Netanyahu's Son's Girlfriend Is Not Jewish, and Israel Is Freaking Out

The son of Israeli Prime Minister Benjamin Netanyahu is smitten with a young Norwegian woman, which would be a sweet story if it was not threatening the peace and stability of an entire nation. 

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The son of Israeli Prime Minister Benjamin Netanyahu is smitten with a young Norwegian woman, which would be a sweet story if it was not threatening the peace and stability of an entire nation. Netanyahu reportedly told Norway's leader Erna Solberg that his son Yair is dating a Norwegian student Sarah Leikanger, in what seemed like innocuous, dad-braggy chit-chat, but that sparked an outburst of Shakespearean lament by Israeli politicians, who think that Yair should stick to Jewish paramours. 

Norway's Dagen newspaper reported on the exchange between Solberg and Netanyahu, adding that the young couple met at the Interdisciplinary Center in Herzliya, where Sarah, 25, and Yair, 23, are both students. Once sources confirmed that Leikanger is not Jewish, Israeli right-wing leaders reacted the way they would if Yair was their own flesh and blood, but worse.

The leader of Shas, an ultra-orthodox religious political party, Nissim Ze'ev did not skimp on speculation when talking about the relationship:

It’s a big problem. As the prime minister of Israel and the Jewish people, he must display national responsibility via the values he presents inside his own household. I bet it pains him. Any Jew who wants to maintain his roots wants to see his son marry a Jewish girl.

He also inserted a nice little plug for Jewish girls:

There is no shortage of beautiful, successful girls without sowing in the fields of others.

Shas's chairman Aryeh Deri said that if "heaven forbid," this is true, "it is no longer a personal matter — it is a symbol of the Jewish people." Moshe Feiglin, a member of Netanyahu's Likud party, also disapproves of the match:

All I can say is that this is very unfortunate.

Even Netanyahu's own brother-in-law (who is not close the PM), said Yair, "is spitting on the graves of his grandmother and grandfather who loved him so much." So maybe he should think about that.

Bentzi Gopstein, leader of anti-assimilation group Lehava, said Benjamin Netanyahu's father would turn over in his grave if he heard the news. Of course, the opposition leaders are also taking this as an opportunity to remind everyone that Benjamin Netanyahu was himself, from 1981-1984, married to a non-Jewish woman, so obviously he did not set a sterling example for his son.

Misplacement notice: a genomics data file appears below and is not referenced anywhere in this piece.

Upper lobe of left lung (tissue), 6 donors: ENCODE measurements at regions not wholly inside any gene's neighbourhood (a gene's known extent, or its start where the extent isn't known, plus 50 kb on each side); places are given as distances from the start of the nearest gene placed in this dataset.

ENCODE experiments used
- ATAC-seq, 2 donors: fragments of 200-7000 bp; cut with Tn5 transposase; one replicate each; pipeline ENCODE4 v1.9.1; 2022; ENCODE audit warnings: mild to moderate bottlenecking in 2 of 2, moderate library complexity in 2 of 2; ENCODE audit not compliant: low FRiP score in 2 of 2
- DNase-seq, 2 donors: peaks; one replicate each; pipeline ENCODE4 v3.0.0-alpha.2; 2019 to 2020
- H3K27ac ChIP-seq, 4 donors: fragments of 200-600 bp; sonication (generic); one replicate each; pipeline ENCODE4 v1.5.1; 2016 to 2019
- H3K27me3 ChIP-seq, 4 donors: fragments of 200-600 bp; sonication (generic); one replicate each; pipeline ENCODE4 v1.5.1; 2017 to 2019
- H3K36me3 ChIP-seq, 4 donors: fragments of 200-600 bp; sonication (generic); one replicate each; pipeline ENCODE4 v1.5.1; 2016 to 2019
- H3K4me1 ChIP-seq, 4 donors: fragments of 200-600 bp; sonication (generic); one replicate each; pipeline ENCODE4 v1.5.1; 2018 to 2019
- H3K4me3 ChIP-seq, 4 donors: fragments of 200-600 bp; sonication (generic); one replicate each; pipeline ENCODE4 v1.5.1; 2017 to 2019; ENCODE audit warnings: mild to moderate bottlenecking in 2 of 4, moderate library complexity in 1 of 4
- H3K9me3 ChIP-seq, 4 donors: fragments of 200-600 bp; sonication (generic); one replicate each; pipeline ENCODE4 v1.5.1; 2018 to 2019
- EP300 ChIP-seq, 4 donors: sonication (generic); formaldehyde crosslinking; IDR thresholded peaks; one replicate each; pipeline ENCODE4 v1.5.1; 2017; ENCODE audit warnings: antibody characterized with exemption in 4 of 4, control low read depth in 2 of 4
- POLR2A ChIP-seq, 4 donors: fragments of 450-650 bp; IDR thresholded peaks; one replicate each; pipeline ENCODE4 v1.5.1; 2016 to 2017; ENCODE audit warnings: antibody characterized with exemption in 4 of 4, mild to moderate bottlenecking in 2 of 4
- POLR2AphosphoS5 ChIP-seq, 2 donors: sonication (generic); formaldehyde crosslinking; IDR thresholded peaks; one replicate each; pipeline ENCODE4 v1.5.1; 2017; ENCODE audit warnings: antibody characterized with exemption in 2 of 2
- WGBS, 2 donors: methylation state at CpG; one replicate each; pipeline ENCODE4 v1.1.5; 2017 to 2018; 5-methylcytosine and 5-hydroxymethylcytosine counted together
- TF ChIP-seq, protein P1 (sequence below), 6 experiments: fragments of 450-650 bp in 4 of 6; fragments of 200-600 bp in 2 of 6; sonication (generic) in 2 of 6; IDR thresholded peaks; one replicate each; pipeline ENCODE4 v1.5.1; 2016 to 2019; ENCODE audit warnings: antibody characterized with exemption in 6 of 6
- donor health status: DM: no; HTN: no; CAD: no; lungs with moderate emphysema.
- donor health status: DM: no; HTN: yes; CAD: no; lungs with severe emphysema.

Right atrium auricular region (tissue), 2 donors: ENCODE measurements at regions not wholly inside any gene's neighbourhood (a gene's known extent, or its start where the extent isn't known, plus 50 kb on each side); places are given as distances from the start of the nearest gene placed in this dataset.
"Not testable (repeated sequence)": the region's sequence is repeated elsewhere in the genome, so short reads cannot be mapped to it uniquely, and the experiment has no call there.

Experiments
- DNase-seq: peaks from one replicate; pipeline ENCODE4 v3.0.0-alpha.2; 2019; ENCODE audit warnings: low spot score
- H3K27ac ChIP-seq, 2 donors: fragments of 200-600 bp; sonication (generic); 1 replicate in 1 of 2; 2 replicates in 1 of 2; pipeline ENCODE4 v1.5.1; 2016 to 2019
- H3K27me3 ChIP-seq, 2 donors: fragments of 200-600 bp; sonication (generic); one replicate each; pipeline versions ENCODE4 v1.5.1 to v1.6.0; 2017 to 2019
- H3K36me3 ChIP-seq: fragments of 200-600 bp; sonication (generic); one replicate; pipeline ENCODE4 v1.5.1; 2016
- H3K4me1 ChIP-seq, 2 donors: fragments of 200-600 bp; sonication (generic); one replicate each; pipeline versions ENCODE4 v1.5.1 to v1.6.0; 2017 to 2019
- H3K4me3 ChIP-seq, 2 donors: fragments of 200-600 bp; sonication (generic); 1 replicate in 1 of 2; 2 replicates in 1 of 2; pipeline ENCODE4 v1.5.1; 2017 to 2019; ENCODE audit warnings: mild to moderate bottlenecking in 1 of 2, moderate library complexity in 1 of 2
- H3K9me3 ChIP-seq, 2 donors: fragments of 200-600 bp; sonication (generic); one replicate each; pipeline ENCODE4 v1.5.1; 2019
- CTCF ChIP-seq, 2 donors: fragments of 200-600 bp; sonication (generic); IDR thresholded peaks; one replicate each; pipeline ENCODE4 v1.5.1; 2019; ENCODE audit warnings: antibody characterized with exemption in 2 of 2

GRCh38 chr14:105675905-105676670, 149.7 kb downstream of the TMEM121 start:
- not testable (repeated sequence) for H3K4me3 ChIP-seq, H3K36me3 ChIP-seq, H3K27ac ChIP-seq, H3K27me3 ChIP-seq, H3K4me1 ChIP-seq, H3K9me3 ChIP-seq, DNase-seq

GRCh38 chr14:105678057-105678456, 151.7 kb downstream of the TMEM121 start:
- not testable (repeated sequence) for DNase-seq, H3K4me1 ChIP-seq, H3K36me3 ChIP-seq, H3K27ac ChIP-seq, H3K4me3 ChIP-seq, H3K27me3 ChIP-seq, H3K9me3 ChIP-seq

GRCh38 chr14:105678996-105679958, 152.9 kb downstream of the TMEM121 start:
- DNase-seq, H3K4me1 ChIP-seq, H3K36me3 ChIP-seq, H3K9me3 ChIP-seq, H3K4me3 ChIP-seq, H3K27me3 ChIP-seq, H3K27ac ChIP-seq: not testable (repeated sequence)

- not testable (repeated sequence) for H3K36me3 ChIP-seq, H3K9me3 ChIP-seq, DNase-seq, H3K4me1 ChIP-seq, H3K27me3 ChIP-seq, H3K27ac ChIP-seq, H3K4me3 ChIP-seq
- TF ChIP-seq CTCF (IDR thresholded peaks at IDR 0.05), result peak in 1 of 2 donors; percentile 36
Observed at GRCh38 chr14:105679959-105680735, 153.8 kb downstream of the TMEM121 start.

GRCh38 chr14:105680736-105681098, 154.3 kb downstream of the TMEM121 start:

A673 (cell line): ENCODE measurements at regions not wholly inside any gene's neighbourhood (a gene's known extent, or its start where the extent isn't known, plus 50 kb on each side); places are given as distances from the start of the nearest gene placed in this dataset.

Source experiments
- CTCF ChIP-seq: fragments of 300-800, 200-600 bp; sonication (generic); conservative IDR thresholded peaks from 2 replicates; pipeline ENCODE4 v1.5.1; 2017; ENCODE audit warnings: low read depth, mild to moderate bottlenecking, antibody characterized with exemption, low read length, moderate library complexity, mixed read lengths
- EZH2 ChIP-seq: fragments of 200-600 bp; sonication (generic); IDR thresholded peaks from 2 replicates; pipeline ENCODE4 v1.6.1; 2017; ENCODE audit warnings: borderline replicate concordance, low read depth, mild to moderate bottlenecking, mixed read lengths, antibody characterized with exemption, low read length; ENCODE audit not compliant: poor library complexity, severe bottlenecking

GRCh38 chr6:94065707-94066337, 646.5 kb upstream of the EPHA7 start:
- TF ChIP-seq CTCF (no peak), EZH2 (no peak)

Right-wing leaders are especially concerned because Judaism is inherited matrilineally, which means that any Netanyahu-Leikanger offspring would not be Jewish, assuming Leikanger does not convert. (They are not even close to engaged, for what it's worth.) Anxiety over interfaith marriages is long-held fear within Orthodox and some Conservative Jewish communities, and the incident appears to be an opportunity for the vocal right to highlight the issue. In November, Gopstein said he is worried about increasing rates of Jewish-Arab relationships.

If Yair and Leikanger stay together in spite of all the attention paid to their romance (and, you know, all the normal reasons people break up) and decide to tie the knot they won't be able to do so in Israel under the country's current marriage laws. All Jewish Israeli marriages are conducted by the strict rabbinate, which not only requires both parties to be Jewish (and of opposite genders), but has incredibly strict conversion laws, which require an individual to convert and for the conversion to be deemed acceptable before the two can be joined. Interfaith and secular Jewish couples traditionally hop to Cyprus to get married, where marriage laws are more relaxed and women don't require permission from their husbands to get a divorce, as required by Orthodox Jewish law. (For civil purposes, the state recognizes almost all marriages performed outside of Israel.) So conservative ballyhooing, in addition to being upsetting and xenophobic and a grimy way to gain political traction against an opponent, is largely irrelevant.

Non-politician Israelis, however, hold more diverse opinions on the union (at least according to their tweets.) One noted that he's happy to see Yair Netanyahu shake up Israel's far right, and one added that if Yair really wanted to anger the right, he would marry Leikanger in Oslo. Another quipped that the only way the scandal could be better would be if Yair was dating a Norwegian man.

According to the Jewish Press, the head of Norwegian group With Israel for Peace, a non-religious Zionist group commented to local paper Grimstad Adresstidende that the relationship is "good news," adding "It's nice that Netanyahu could tell Norwegian journalists about it."

For what it's worth, we're happy to see Yair criticized for who he loves instead of who he hates. As a teenager, Yair reportedly posted anti-Arab tirades on his Facebook page. We hope he's grown more open-minded with time, and that the country's political leaders will follow suit.

This article is from the archive of our partner The Wire.